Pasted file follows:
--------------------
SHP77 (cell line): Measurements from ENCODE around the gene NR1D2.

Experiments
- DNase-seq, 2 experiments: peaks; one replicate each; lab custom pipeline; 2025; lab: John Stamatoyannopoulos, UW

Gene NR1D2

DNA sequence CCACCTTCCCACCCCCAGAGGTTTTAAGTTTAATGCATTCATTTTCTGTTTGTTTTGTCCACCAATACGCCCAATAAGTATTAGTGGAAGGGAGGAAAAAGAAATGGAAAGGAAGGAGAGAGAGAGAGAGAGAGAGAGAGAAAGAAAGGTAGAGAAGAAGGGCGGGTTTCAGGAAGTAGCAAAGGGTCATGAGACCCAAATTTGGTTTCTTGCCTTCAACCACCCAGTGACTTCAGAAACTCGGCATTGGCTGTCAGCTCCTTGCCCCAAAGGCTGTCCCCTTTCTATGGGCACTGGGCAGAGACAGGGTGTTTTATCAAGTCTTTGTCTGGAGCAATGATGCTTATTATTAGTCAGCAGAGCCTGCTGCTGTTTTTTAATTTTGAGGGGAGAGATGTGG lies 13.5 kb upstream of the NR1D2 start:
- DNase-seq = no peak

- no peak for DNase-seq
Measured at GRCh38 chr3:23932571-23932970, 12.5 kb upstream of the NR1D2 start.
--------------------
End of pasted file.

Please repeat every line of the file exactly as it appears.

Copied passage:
SHP77 (cell line): Measurements from ENCODE around the gene NR1D2.

Experiments
- DNase-seq, 2 experiments: peaks; one replicate each; lab custom pipeline; 2025; lab: John Stamatoyannopoulos, UW

Gene NR1D2

DNA sequence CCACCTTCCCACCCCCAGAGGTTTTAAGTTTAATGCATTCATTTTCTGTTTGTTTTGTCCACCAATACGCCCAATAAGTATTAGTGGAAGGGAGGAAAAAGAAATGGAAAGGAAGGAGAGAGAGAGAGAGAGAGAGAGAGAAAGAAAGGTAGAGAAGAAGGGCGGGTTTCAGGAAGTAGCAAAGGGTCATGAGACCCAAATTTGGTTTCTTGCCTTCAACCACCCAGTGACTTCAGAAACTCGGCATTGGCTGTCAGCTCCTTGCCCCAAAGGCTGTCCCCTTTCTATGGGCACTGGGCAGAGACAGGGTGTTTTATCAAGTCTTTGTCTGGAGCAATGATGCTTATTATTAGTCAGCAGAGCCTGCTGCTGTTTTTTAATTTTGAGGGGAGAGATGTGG lies 13.5 kb upstream of the NR1D2 start:
- DNase-seq = no peak

- no peak for DNase-seq
Measured at GRCh38 chr3:23932571-23932970, 12.5 kb upstream of the NR1D2 start.